You have the option to make your Limited Liability Company or LLC into an S corporation with the Internal Revenue Service. However, is it something that you should consider doing or is it another hassle that you have to comply with? Find out here!
What is an S Corp?
S corporations are also called S subchapters. This is a type of legal business entity. S corps derive their name from the fact that they are taxed under the IRS Subchapter S. What makes S corps different from other corporations is that it can pass deductions, credits, incomes, and losses directly to the shareholders without the need to pay federal corporate tax. But, it is liable for specific built-in gains and passive incomes on the corporate level.
Your business must meet certain standards in order for it to qualify as an S corp. These standards include:
- Domestic incorporation
- Only one class of stock
- Number of shareholders is not more than 100
- Have shareholders that satisfy the eligibility requirements.
S corporation shareholders can either be tax-exempt organizations, estates, specific trusts, or individuals. However, they cannot be eligible shareholders if they are nonresident aliens, corporations, or partnerships.
Benefits of S Corp
The following are important advantages that you can get for being classified as an S corp:
- Asset Protection
Sole proprietorship owners can face personal liability if somebody decides to sue the company and succeed. This means that they might have to pay the company’s debt out of their own pock. This is due to the fact that a sole proprietorship does not legally separate the owner from the firm. S corporations, on the other hand, see the owner as a different entity from the firm, implying that the company owns the assets, not the owner. With this, they do not face the risk of exposure in the event of a lawsuit or other financial liabilities.
- Pass-through Taxation
One of the biggest benefits of S corp status is that the company does not need to pay federal tax. Instead, the income of the business passes through the owner hence the name “pass-through” taxation. The shareholder will be taxed based on their part of the profit. They will then need the gains and losses on their personal federal income tax returns. Moreover, S corp shareholders can also take business losses on their own tax returns.
- Simplified Transfer of Ownership
Another excellent benefit of classifying as an S corp is the fact that an owner can transfer their interest without any tax consequences that is usually included when doing this and the company has a partnership or LLC status. Plus, the accounting and taxation rules for the transfer are less complicated compared to other types of corporations.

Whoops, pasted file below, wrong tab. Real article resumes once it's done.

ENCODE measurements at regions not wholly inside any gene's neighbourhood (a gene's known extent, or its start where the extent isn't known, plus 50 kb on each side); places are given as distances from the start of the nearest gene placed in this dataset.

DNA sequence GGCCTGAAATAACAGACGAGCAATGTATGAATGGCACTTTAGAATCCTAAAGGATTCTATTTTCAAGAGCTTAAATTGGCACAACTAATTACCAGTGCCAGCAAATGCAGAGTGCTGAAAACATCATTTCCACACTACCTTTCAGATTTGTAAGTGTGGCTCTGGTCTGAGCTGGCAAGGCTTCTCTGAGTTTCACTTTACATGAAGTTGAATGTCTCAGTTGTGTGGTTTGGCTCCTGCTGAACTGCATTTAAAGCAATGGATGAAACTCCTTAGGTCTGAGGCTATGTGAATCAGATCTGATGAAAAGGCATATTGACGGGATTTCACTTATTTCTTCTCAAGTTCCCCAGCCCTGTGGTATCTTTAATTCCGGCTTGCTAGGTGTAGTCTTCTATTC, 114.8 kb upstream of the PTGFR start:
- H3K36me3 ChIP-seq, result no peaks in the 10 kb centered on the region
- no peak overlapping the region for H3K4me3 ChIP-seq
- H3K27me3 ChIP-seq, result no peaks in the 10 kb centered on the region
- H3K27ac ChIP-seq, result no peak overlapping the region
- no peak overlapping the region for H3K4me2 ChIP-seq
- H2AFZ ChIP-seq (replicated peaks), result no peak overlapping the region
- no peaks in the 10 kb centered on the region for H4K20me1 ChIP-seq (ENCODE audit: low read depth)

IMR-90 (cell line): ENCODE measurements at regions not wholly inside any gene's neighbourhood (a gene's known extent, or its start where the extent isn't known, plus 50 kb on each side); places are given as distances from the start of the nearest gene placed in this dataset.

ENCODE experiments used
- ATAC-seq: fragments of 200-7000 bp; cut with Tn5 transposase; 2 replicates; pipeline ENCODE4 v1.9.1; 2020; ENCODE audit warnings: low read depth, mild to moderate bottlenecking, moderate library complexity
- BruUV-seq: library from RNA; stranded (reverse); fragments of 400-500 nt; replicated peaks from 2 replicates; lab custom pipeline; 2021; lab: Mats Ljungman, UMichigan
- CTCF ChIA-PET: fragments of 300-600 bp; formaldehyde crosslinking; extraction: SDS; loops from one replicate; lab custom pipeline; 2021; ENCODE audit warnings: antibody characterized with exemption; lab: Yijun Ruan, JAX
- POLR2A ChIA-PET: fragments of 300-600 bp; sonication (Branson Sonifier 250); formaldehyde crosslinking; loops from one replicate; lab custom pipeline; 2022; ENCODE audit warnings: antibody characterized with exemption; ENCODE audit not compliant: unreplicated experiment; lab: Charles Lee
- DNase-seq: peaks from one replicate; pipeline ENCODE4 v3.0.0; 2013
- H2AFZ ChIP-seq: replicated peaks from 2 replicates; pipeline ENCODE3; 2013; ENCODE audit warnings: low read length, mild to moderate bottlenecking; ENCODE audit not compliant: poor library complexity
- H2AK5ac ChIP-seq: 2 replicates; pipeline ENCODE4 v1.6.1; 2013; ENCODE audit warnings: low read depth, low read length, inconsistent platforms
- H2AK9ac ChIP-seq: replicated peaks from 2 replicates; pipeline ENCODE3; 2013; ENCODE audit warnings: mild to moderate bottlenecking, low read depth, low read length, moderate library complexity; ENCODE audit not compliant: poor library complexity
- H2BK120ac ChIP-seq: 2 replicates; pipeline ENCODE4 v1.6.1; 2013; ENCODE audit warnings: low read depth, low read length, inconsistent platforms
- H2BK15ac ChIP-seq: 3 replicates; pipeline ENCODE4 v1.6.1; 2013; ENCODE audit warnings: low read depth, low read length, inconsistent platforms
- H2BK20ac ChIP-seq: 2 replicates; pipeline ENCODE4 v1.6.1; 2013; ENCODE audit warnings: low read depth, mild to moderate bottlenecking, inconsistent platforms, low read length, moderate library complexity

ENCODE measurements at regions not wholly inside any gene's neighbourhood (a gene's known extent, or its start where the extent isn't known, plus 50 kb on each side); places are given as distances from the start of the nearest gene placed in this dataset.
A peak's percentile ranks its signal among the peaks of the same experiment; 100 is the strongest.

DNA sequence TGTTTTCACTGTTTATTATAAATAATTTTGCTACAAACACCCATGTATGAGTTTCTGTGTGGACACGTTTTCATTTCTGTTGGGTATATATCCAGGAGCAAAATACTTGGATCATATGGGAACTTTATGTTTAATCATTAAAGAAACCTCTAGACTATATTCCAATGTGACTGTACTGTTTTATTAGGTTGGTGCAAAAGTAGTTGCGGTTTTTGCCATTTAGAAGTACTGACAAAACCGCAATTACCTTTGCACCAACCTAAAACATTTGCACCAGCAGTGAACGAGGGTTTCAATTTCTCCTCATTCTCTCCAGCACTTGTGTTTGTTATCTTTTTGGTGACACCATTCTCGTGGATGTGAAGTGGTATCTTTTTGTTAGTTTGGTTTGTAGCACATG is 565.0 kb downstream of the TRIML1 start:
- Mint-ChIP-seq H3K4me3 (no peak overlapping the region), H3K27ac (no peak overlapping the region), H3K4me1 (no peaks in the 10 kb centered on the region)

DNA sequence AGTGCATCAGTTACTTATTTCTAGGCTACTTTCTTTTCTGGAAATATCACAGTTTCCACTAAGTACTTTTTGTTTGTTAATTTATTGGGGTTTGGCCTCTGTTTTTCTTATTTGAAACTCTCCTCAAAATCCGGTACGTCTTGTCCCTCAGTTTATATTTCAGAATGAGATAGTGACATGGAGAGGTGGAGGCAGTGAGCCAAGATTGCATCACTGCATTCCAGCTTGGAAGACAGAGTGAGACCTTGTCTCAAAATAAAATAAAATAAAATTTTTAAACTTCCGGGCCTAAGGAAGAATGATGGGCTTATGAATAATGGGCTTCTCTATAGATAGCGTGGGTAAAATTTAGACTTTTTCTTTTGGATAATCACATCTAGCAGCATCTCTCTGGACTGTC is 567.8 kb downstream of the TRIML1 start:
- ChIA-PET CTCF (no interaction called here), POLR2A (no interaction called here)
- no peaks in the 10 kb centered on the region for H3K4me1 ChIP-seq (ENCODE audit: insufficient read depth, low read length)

- Reduced Self-employment Tax
The IRS considers the owners of S corporations to be workers. Because of this, they will pay for self-employment and income tax salaries based on what they get from the company. However, they are not required to pay self-employment tax on the distributions and dividends. This set can have the potential to lessen the overall tax bill of the owner.
The downside of S Corp Status
Just like other things, classifying as an S corp also comes with its share of downsides. This include:
- More Rules to Follow
S corps must comply with rules and regulations that are not followed by sole-proprietorship or LLC. These mostly involved ownership, dividends, stocks, corporate formalities, filing requirements and many more. If these are not complied with, the company risks losing its S corp standing.
- Ongoing Fees
Some states require S corp to pay for annual fees on franchises, reports, and other items. These fees are not really expensive and can be written off as business expenses but they are additional overhead costs.
- More IRS Scrutiny
It is an established fact for the IRS that companies choose to qualify for S corp status to lessen their tax liabilities. With this in mind, they pay extra attention to these companies to ensure that they comply thoroughly with the law.
When Should You Decide to Classify as an S Corp?
Sure, there are plenty of benefits in choosing to get an S corp status. However, it’s not for everybody but, it can help minimize your tax payments if your business has the following circumstances:
- Satisfy S corp restrictions
- Earns a minimum of $10,000 in distribution yearly or enough net profit to pay a reasonable salary to owners.
- Will have reasonable tax savings to make up for the accounting and payroll cost associated with an S corp election.
If your business falls under all or any of the following circumstances, then opting to classify as an S corp is worth considering. However, if it is not, then you might be better off as an LLC or sole proprietorship.
The nice thing about S corp classification is the fact that it can help save money, especially in terms of tax. However, it is not applicable to all businesses out there. This is why it’s important to assess your business first whether it’s the best step to take moving forward.
If you’re hesitant and don’t think you have the expertise to decide whether or not to file for S corporation status, you might want to get advice from an accountant. You can also choose online incorporation services, which are available at nominal recurring cost. They will do the hard work of assessing your financial status and determining whether you will be able to save or lose money if you decide to go for an S corp status.